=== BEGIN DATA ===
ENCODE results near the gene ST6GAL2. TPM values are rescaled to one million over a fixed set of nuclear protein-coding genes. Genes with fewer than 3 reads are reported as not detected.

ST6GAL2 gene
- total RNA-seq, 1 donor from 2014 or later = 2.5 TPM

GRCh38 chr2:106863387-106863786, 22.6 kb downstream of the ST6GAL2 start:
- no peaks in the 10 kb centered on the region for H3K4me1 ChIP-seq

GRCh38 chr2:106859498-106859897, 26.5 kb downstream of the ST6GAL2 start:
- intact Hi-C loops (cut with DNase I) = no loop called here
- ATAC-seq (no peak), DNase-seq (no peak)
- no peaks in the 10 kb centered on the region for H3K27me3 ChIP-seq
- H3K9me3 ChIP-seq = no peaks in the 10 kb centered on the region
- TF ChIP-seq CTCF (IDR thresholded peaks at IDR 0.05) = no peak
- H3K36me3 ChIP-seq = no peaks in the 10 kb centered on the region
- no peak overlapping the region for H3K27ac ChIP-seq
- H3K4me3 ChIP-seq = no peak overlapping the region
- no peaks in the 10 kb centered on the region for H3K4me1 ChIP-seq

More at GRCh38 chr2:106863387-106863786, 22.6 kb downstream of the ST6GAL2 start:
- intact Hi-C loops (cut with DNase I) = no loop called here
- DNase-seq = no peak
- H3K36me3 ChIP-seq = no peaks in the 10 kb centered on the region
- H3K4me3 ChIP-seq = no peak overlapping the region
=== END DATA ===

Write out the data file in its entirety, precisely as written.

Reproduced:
ENCODE results near the gene ST6GAL2. TPM values are rescaled to one million over a fixed set of nuclear protein-coding genes. Genes with fewer than 3 reads are reported as not detected.

ST6GAL2 gene
- total RNA-seq, 1 donor from 2014 or later = 2.5 TPM

GRCh38 chr2:106863387-106863786, 22.6 kb downstream of the ST6GAL2 start:
- no peaks in the 10 kb centered on the region for H3K4me1 ChIP-seq

GRCh38 chr2:106859498-106859897, 26.5 kb downstream of the ST6GAL2 start:
- intact Hi-C loops (cut with DNase I) = no loop called here
- ATAC-seq (no peak), DNase-seq (no peak)
- no peaks in the 10 kb centered on the region for H3K27me3 ChIP-seq
- H3K9me3 ChIP-seq = no peaks in the 10 kb centered on the region
- TF ChIP-seq CTCF (IDR thresholded peaks at IDR 0.05) = no peak
- H3K36me3 ChIP-seq = no peaks in the 10 kb centered on the region
- no peak overlapping the region for H3K27ac ChIP-seq
- H3K4me3 ChIP-seq = no peak overlapping the region
- no peaks in the 10 kb centered on the region for H3K4me1 ChIP-seq

More at GRCh38 chr2:106863387-106863786, 22.6 kb downstream of the ST6GAL2 start:
- intact Hi-C loops (cut with DNase I) = no loop called here
- DNase-seq = no peak
- H3K36me3 ChIP-seq = no peaks in the 10 kb centered on the region
- H3K4me3 ChIP-seq = no peak overlapping the region